As Federal Data Disappears, New Tool Gives Power to Cities
IN 2014, MAYOR Gary Phillips of San Rafael, California, wanted to start studying the city’s data. He asked his staff to build a dashboard where he could track 10 key metrics, including the city’s violent-crime rate, its sales-tax income, and its paramedic response times, and see how they fluctuated over time.
In theory, it was a smart idea that could lead to better-informed spending and decision-making. In practice, though, it meant that Rebecca Woodbury, a senior management analyst for the city of almost 60,000 people just north of San Francisco, spent her days calling other departments, asking for their newest numbers, and compiling them into an unwieldy Excel spreadsheet. Then, because the mayor is an airplane geek, she’d use clip art of airplane dials to visualize the data. “It’s honestly embarrassing to look at,” Woodbury says now. “It would take a lot of time to make something that didn’t even look very good.”
That’s all changed now, she says. San Rafael is one of a dozen cities that recently began testing a new tool created by the Redwood City, California-based OpenGov, which organizes and visualizes data from local governments. Called Performance Measures, it enables people like Woodbury to easily create visuals that track everything from brush fires to local greenhouse-gas emissions.
“I’ve always been jealous of the bigger cities that have data teams and data officers,” Woodbury says. “This gives more power to smaller cities that don’t have data teams and graphic designers.”
Mockup of city data displayed in OpenGov’s Performance Metrics tool.
Founded in 2012, OpenGov provides budgeting tools to more than 1,500 public agencies in 48 states. With that tool, local governments create websites that let their constituents see, in bar graphs and charts, how their tax dollars are being spent. Performance Measures builds on that work, allowing officials of those governments to see not only where the money’s going, but what they have to show for it.
The company is backed by notable names including Steve Jobs’ widow, Laurene Powell Jobs, and a venture-capital firm started by Joshua Kushner, brother of White House adviser Jared Kushner. Earlier this year, OpenGov CEO and co-founder Zac Bookman was the only small-company CEO invited to a White House tech summit that included Amazon CEO Jeff Bezos and Apple CEO Tim Cook. But while Bookman has rubbed elbows at the highest levels of the federal government, his company focuses on cities and states.
The Performance Measures tool arrives at an inflection point for government transparency. “Trust levels in government are at a historic low,” Bookman says. “People don’t feel government has been effective.” And yet, since the day he took office, President Trump’s administration has removed critical data on issues like climate change and sexual assault from federal-agency websites. That only heightens the urgency for cities and other local governments to preserve data and share it with an American public that wants to hold elected officials accountable.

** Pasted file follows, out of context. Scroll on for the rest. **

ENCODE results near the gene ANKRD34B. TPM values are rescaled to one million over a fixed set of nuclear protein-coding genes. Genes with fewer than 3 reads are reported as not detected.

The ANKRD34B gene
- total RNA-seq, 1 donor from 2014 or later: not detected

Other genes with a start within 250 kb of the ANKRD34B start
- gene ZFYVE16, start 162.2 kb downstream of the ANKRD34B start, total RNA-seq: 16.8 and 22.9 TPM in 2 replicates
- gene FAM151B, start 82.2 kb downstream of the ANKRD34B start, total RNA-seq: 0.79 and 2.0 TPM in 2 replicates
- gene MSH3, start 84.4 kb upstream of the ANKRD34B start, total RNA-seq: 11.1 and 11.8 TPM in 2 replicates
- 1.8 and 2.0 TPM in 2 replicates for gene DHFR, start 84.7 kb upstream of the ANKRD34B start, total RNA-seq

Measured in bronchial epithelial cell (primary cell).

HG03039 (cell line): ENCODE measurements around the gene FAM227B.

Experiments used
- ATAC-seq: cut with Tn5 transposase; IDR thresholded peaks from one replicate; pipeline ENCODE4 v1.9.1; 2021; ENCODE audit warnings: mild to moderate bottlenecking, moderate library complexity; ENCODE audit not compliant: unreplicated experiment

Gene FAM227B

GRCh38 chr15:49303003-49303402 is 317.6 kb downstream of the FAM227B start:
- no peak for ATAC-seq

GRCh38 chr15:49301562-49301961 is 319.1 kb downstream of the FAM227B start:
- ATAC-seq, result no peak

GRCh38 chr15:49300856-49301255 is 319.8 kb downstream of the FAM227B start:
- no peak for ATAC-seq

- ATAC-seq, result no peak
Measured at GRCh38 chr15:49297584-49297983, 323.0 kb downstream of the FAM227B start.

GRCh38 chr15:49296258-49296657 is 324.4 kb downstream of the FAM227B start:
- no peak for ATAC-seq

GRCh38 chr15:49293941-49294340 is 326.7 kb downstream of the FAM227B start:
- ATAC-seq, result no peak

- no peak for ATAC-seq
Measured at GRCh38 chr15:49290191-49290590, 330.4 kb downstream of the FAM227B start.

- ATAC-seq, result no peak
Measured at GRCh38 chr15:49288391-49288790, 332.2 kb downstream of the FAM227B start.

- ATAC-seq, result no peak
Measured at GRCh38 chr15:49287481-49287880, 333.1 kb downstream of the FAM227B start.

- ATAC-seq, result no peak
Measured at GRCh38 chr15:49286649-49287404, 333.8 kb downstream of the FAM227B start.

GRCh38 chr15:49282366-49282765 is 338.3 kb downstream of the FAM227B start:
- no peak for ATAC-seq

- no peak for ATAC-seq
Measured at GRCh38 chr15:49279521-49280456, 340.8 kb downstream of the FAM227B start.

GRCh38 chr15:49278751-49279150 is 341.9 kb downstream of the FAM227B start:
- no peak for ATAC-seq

OpenGov’s budgeting tool essentially took the thousands of rows of Excel sheets many cities use to track spending, and produced easy-to-read charts so that any citizen or government worker could see, for instance, how much of the police department’s salary budget was being spent on overtime pay. Performance Measures does much the same thing for data beyond the budget. It allows cities to upload all of their data, for instance, on the time it takes to answer 311 service requests or the number of potholes that have been filled.
The tool is intended less for public consumption than for the busy decision-makers inside these local governments. “We kept hearing over and over that the higher up you get in government, the less time you have to dive into the details,” says Jonathan Brandon, OpenGov’s product marketing manager who helped develop Performance Measures.
Now, instead of sending a PDF of airplane dials to San Rafael’s mayor once a month, Woodbury has created an online dashboard where, she says, “If at 2 am the mayor wants to know how many assaults happened last month, he can take a look.”
She’s gradually adding to the mayor’s initial 10 metrics as well. City officials, for instance, recently noticed a spike in illicit massage parlors popping up around town, and earmarked $250,000 for additional police inspections in hopes of cracking down on the problem. Those inspections amass lots of data, including the number of parlors receiving citations, paying fines, and shutting down. Woodbury wants to track those metrics on OpenGov’s tool, too, so officials will know when they may be able to scale back the additional funding.
For Woodbury, and others like her, the benefits of this kind of tool are local. And yet, if more cities adopt similar tools—and make the data available to researchers and the public—it’s easy to see how it could create an alternative trove of nationwide data that could help shape policy far beyond the local level. That, says Brandon, is the ultimate goal. “Our long game is to create a network that allows governments to share this information with each other,” he says.
Here’s to restoring faith in democracy, one pie chart at a time.
By: Issie Lapowsky
Published: October 3, 2017
Source: Wired | As Federal Data Disappears, New Tool Gives Power to Cities